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What Doctors Wear Matters to Patients

Some patients still like to see a white coat, but the COVID-19 pandemic may have turned the tide toward more casual attire, like scrubs.

Doctor in a white coat

Watch any movie and you can always pick out the doctor because he or she is in a white coat. It’s a longtime custom, but some are asking if it’s still necessary – especially in light of the working conditions doctors experienced during the COVID-19 pandemic.

A recently published journal article looked at two studies – one in 2017 and one in 2022 – and found that patient preference for formal attire, including the doctor’s white coat, dropped following the pandemic. Patients chose from seven different clothing combinations for both female and male doctors.

Casual options included:

  • Business casual dress alone
  • Business casual dress with a white coat
  • Scrubs
  • Scrubs with a white coat

Formal options were:

  • Formal business attire, no suit jacket
  • Formal business attire with a doctor’s white coat
  • Formal business attire plus a suit jacket

More than 300 Mayo Clinic patients at a Jacksonville, Florida, primary care clinic answered the survey and gave preferences for different settings, including a primary care office, emergency room, hospital and surgery. In every category, patient preference increased for casual clothing, like scrubs, and decreased for formal attire like a suit and tie topped by a doctor’s coat.

Patients are most comfortable seeing a casually dressed doctor in the emergency room, where 87% of patients were in favor. About 73% of patients were fine with surgeons wearing casual attire. For other hospital encounters, 56% preferred casual dress for doctors.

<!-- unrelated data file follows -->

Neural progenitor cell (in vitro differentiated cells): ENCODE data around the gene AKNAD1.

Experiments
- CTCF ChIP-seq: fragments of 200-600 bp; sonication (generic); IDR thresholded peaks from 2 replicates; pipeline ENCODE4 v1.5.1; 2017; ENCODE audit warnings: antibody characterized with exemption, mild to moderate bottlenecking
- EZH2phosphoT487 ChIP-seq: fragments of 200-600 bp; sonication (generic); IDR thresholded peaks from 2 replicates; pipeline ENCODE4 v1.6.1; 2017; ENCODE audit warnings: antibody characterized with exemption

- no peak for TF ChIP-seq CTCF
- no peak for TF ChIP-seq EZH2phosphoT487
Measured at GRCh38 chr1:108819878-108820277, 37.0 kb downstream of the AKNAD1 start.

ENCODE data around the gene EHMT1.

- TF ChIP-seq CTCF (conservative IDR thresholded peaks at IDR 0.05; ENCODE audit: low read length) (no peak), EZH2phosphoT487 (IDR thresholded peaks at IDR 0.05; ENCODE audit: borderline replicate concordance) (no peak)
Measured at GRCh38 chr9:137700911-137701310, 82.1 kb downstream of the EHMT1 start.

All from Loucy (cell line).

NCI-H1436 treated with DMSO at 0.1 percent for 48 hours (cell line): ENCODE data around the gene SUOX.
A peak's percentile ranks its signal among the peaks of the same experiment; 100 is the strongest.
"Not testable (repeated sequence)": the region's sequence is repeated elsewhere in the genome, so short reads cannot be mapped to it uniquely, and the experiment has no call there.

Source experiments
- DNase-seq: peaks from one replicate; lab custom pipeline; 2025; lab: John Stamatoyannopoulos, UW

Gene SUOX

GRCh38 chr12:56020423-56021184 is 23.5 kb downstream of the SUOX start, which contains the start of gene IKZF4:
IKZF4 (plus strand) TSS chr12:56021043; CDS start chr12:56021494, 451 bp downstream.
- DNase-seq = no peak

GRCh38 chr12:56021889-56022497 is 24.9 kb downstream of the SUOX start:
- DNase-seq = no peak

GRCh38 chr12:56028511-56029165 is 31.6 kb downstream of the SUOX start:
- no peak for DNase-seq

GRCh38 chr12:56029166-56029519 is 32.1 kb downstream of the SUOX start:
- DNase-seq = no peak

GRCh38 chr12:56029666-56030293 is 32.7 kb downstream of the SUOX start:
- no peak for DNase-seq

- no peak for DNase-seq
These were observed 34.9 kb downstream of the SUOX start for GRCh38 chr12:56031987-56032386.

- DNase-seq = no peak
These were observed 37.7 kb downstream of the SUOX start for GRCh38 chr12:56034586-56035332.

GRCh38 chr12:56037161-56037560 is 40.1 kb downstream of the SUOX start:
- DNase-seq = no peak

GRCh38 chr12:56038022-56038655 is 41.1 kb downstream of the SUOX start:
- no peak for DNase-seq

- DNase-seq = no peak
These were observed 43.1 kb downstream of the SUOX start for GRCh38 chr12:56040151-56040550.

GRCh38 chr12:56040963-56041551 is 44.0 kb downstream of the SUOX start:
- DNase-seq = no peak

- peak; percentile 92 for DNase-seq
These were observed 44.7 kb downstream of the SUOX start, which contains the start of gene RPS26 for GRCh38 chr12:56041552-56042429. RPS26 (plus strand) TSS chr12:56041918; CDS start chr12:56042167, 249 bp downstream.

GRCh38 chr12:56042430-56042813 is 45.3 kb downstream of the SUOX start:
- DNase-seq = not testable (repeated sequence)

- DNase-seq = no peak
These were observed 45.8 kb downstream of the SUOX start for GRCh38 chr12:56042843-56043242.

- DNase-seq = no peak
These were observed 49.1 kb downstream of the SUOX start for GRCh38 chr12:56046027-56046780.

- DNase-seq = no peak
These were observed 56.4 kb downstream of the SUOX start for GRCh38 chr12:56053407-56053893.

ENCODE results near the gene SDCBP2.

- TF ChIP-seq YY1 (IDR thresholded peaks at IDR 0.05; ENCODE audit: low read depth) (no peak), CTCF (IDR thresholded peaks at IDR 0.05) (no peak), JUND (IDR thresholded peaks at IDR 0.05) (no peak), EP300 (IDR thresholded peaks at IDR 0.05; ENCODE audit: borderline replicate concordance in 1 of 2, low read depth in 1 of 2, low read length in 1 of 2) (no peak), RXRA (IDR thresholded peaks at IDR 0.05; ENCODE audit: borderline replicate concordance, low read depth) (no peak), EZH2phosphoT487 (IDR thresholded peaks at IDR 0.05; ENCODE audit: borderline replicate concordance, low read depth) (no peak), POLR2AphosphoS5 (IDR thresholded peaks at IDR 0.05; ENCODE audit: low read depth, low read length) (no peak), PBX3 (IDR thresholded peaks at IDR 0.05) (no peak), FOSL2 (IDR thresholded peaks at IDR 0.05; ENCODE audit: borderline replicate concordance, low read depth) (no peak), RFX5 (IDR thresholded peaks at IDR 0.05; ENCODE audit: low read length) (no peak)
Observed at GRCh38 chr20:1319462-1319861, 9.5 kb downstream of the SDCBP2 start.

But at a primary care office visit, 75% of patients said they still like to see a doctor more formally dressed, sometimes, including the white coat. But even there the preference for formal clothes dropped significantly in 2022 compared to responses in 2017.

A white coat, sometimes with the doctor’s name embroidered on it, can be a helpful visual symbol that communicates who the doctor is in a health care setting that includes nurses, techs and other health care professionals. It’s also practical because it can keep their street clothes clean and has pockets. On the other hand, some say the white coat might be impractical, like during the pandemic when infection controls were especially important. Others say the white coat might make too much of a statement when a respectful, collaborative environment is desired.

White coats have been around for more than 100 years and they’re meaningful to the medical community, especially medical students who receive them in a white coat ceremony that signals the start of their careers as physicians. The tradition launched in 1993 by the Gold Foundation and is now practiced at many medical schools.

“I’ve come to learn that the white coat is not a superhero cape. Instead, it is a symbol of something much greater; our commitment to take the best care of each other and of our patients,” said Slavena Salve Nissan, a graduate from the Icahn School of Medicine at Mount Sinai, in an article on the Association of American Medical Colleges (AAMC) website.

Before the late 1800s, doctors wore black, not white, to nod to the serious nature of their work. A doctor who explored the meaning of today’s white coat found that two Thomas Eakins paintings of surgeries show the shift from black clothes in 1875’s “The Gross Clinic” to a white smock in 1889’s “The Agnew Clinic,” as attention turned to cleanliness and early infection control.

But white coats can have a downside and there’s even a medical term for it: “white coat syndrome,” when patients experience higher blood pressure simply because the presence of the doctor or other medical professional makes them anxious.